Jos Buttler is keen to stay on as captain and lead England’s ODI rebuild as he prepares for a World Cup post-mortem with director of cricket Rob Key.
Key has flown out to India for the second time, having been part of the touring party earlier in the tournament, and will begin the process of picking the bones out of a miserable title defence with Buttler and head coach Matthew Mott in the coming days.
A 160-run win over Netherlands in Pune on Wednesday gives them something positive to talk about after five successive defeats and put England back on track for Champions Trophy qualification in 2025. A win in their final game against Pakistan on Saturday would confirm that.
There have been questions over the leadership of the side in India, which Key may wish to examine more closely, but Buttler has made it clear he wants to lead what will be a much-changed squad when it tours the West Indies next month.
Asked if he would be travelling as skipper, Buttler said: “Yeah, I’d like to. I know Rob Key arrives into India today. We can have some good conversations with him and the coach and make a plan for that tour. But, yes, I would like to.
“I’m competitive, I want to win any game I play, whether it’s a game of cards or a game of cricket. So I’m delighted with this win. It’s been a frustrating time, not winning games of cricket or playing as well as we’d like, I’m delighted with this win.”
Match-winner Ben Stokes, whose backs-against-the-wall 108 set England up for victory, will not be going to the Caribbean as he heads for a knee operation at the end of the tournament.
Some, including his friend and former team-mate Steve Harmison, felt Stokes should have been sent home for surgery as soon as the semi-finals were out of reach but his presence carried the side through a familiar batting wobble against the Dutch.
At one stage they had slipped from 1-133 to 6-192, and, without Stokes’ bullish knock, would have fallen far short of their winning mark of 339.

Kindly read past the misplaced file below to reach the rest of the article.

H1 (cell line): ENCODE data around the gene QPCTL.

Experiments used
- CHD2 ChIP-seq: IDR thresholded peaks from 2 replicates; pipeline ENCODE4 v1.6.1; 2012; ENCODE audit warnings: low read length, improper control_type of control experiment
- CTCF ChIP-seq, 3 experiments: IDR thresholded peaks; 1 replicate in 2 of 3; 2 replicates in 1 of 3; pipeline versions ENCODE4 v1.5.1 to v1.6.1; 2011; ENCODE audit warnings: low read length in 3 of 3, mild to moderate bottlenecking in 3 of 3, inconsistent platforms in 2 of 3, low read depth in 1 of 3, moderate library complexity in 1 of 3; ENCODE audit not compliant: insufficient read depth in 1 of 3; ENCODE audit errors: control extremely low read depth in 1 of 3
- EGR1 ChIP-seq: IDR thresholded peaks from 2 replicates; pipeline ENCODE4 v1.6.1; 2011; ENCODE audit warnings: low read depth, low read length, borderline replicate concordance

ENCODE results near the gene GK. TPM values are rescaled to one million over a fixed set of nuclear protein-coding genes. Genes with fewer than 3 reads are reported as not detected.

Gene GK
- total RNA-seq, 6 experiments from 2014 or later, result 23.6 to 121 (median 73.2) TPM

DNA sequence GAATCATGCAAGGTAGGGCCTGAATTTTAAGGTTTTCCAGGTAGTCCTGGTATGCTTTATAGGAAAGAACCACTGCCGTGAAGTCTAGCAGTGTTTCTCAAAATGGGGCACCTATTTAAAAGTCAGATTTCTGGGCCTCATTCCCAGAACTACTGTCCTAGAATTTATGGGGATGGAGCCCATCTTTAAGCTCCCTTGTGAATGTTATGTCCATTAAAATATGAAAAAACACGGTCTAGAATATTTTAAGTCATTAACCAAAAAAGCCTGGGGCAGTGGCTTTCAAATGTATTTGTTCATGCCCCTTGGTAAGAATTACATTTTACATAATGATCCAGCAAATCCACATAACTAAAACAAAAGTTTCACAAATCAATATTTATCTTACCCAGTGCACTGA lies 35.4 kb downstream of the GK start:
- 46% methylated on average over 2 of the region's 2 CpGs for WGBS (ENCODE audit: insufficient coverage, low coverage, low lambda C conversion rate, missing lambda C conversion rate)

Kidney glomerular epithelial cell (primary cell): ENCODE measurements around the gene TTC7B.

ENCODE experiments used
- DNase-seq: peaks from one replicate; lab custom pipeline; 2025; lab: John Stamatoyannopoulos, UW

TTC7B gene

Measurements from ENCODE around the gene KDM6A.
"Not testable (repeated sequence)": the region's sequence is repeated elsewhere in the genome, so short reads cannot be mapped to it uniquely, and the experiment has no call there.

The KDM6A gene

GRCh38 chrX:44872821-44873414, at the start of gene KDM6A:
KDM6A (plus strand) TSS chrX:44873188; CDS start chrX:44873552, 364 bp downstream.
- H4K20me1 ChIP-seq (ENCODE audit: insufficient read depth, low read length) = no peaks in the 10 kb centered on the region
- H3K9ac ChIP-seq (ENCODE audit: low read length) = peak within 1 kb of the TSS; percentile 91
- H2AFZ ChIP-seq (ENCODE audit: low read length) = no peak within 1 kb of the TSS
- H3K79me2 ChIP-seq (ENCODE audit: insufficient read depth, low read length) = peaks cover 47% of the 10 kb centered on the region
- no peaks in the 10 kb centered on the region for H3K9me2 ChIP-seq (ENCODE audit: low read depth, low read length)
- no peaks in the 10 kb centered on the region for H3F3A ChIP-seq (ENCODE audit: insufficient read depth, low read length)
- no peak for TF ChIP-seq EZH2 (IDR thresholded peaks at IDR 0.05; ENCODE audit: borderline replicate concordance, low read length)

The man himself told the post-match presentation “I don’t leave anyone hanging” and Buttler said an early exit was never on the cards.
“No, we haven’t had any conversations like that. It’s not Ben’s style at all,” he said.
“He’s committed, he wants to play and he wants to put in performances like you saw here. Anytime you need someone to stand up when the team’s under pressure, he’s had a history of always doing that for whoever he’s playing for.
“We’re very lucky to have him in the team and I thought his innings today was exceptional.”
England head to Kolkata on Thursday, where they conclude their disappointing campaign against Pakistan.
Their opponents still have a chance to reach the semi-finals, while Buttler’s men still need to tie down a top-eight finish to book a Champions Trophy place in 2025.
“It’s a huge game for us, vital,” he said.
“We haven’t performed the way we wanted to this whole trip, and we’d like to leave India putting in a proper performance.”
Stokes his struck 108 from 84 balls, grafting hard to begin with then accelerating sharply, to lift England to an imposing 9-339. That was always going to be too many for a Dutch side who lacked the firepower to match Stokes and they wilted for 179 all out.
With two points and a healthy boost to their net run-rate England climbed from 10th to seventh in one jump, overtaking their opponents, Bangladesh and Sri Lanka.
Coming off the back of five demoralising defeats in a row, Stokes produced a show of skill and character that reinforced his status as his team’s “spiritual leader” – a title first uttered by under-pressure head coach Matthew Mott during his spell on the injured list at the start of the tournament.
Chris Woakes provided good support as he made 51 in a seventh-wicket of stand of 129 with Stokes, while Dawid Malan (87) was on course for a ton of his own until a silly run out cost him.
The score was 1-133 when Joe Root attempted, for the second time, one of his trademark reverse scoops over the wicketkeeper. The first one had raced away for four, but this time he got his timing all wrong and was clean bowled through his own legs without even committing a full swing of the bat.
Root has struggled for runs for much of the last month, but falling to a Logan van Beek nutmeg was a new one on his bingo card.
Malan, who had driven expertly and swept two big sixes off Roelof van der Merwe, then fell on his sword in the very next over.
Setting off for a single despite tapping straight to cover, he was sent back by Stokes and caught an inch out of his ground by some smart work in the field.
The recalled Harry Brook (11) then pulled Bas de Leede tamely into the leg-side to fluff his opportunity back in the XI, while out-of-form skipper Jos Buttler and Moeen Ali followed for single figures.
Then Stokes took over. Aryan Dutt’s last over went for 24, de Leede’s final two shipped 34 and Paul van Meekeren delivered a steady stream of wides as the pressure told.
He reached his hundred with a reverse sweep and finally departed in the closing moments looking for one last blow, having hammered six fours and six sixes.